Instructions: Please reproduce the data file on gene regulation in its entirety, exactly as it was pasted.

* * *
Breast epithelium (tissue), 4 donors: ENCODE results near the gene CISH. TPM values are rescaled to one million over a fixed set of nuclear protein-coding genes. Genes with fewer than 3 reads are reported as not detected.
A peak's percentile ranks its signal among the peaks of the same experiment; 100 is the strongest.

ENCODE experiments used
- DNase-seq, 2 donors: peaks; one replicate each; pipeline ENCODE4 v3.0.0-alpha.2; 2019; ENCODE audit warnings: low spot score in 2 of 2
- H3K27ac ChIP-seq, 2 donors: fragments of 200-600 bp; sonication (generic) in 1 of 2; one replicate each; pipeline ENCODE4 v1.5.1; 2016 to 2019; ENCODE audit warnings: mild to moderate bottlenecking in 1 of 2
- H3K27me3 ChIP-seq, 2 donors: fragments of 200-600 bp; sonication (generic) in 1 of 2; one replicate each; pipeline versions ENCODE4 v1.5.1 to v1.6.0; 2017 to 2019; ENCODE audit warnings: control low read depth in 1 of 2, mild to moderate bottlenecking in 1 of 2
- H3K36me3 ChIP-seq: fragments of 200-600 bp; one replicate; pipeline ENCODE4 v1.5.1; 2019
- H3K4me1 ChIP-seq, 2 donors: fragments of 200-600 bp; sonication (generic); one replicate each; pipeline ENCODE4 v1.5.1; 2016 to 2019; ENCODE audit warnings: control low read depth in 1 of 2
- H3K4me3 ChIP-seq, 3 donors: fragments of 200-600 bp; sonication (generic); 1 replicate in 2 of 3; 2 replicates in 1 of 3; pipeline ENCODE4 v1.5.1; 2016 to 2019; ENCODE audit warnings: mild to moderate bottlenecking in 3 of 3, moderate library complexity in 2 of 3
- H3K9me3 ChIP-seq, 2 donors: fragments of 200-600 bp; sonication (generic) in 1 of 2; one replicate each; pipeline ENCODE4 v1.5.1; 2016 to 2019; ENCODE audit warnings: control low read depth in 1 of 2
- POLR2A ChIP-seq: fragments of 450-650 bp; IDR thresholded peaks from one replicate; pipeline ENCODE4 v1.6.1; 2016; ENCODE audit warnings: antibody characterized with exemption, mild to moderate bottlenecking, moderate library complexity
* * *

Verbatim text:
Breast epithelium (tissue), 4 donors: ENCODE results near the gene CISH. TPM values are rescaled to one million over a fixed set of nuclear protein-coding genes. Genes with fewer than 3 reads are reported as not detected.
A peak's percentile ranks its signal among the peaks of the same experiment; 100 is the strongest.

ENCODE experiments used
- DNase-seq, 2 donors: peaks; one replicate each; pipeline ENCODE4 v3.0.0-alpha.2; 2019; ENCODE audit warnings: low spot score in 2 of 2
- H3K27ac ChIP-seq, 2 donors: fragments of 200-600 bp; sonication (generic) in 1 of 2; one replicate each; pipeline ENCODE4 v1.5.1; 2016 to 2019; ENCODE audit warnings: mild to moderate bottlenecking in 1 of 2
- H3K27me3 ChIP-seq, 2 donors: fragments of 200-600 bp; sonication (generic) in 1 of 2; one replicate each; pipeline versions ENCODE4 v1.5.1 to v1.6.0; 2017 to 2019; ENCODE audit warnings: control low read depth in 1 of 2, mild to moderate bottlenecking in 1 of 2
- H3K36me3 ChIP-seq: fragments of 200-600 bp; one replicate; pipeline ENCODE4 v1.5.1; 2019
- H3K4me1 ChIP-seq, 2 donors: fragments of 200-600 bp; sonication (generic); one replicate each; pipeline ENCODE4 v1.5.1; 2016 to 2019; ENCODE audit warnings: control low read depth in 1 of 2
- H3K4me3 ChIP-seq, 3 donors: fragments of 200-600 bp; sonication (generic); 1 replicate in 2 of 3; 2 replicates in 1 of 3; pipeline ENCODE4 v1.5.1; 2016 to 2019; ENCODE audit warnings: mild to moderate bottlenecking in 3 of 3, moderate library complexity in 2 of 3
- H3K9me3 ChIP-seq, 2 donors: fragments of 200-600 bp; sonication (generic) in 1 of 2; one replicate each; pipeline ENCODE4 v1.5.1; 2016 to 2019; ENCODE audit warnings: control low read depth in 1 of 2
- POLR2A ChIP-seq: fragments of 450-650 bp; IDR thresholded peaks from one replicate; pipeline ENCODE4 v1.6.1; 2016; ENCODE audit warnings: antibody characterized with exemption, mild to moderate bottlenecking, moderate library complexity